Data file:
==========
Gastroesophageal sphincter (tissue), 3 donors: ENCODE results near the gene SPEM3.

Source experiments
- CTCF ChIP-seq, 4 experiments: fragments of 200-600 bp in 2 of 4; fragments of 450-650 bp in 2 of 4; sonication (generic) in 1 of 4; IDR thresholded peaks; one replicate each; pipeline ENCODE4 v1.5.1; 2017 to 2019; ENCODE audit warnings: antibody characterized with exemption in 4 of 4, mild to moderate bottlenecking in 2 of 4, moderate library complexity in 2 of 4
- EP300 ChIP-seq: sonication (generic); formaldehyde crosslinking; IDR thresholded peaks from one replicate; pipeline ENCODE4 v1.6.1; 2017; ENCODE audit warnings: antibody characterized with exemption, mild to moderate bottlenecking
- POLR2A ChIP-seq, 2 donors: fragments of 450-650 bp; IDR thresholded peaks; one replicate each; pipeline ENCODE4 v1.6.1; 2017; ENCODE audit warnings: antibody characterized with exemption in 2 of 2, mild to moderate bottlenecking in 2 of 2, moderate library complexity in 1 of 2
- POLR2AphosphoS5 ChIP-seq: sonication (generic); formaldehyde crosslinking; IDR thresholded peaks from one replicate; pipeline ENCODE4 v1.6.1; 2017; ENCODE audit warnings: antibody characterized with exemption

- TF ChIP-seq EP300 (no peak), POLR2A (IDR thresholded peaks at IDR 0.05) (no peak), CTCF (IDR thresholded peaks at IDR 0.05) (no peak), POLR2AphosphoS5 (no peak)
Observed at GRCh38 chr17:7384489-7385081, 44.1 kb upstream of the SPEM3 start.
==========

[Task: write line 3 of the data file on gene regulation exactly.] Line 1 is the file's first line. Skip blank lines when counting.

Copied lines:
- CTCF ChIP-seq, 4 experiments: fragments of 200-600 bp in 2 of 4; fragments of 450-650 bp in 2 of 4; sonication (generic) in 1 of 4; IDR thresholded peaks; one replicate each; pipeline ENCODE4 v1.5.1; 2017 to 2019; ENCODE audit warnings: antibody characterized with exemption in 4 of 4, mild to moderate bottlenecking in 2 of 4, moderate library complexity in 2 of 4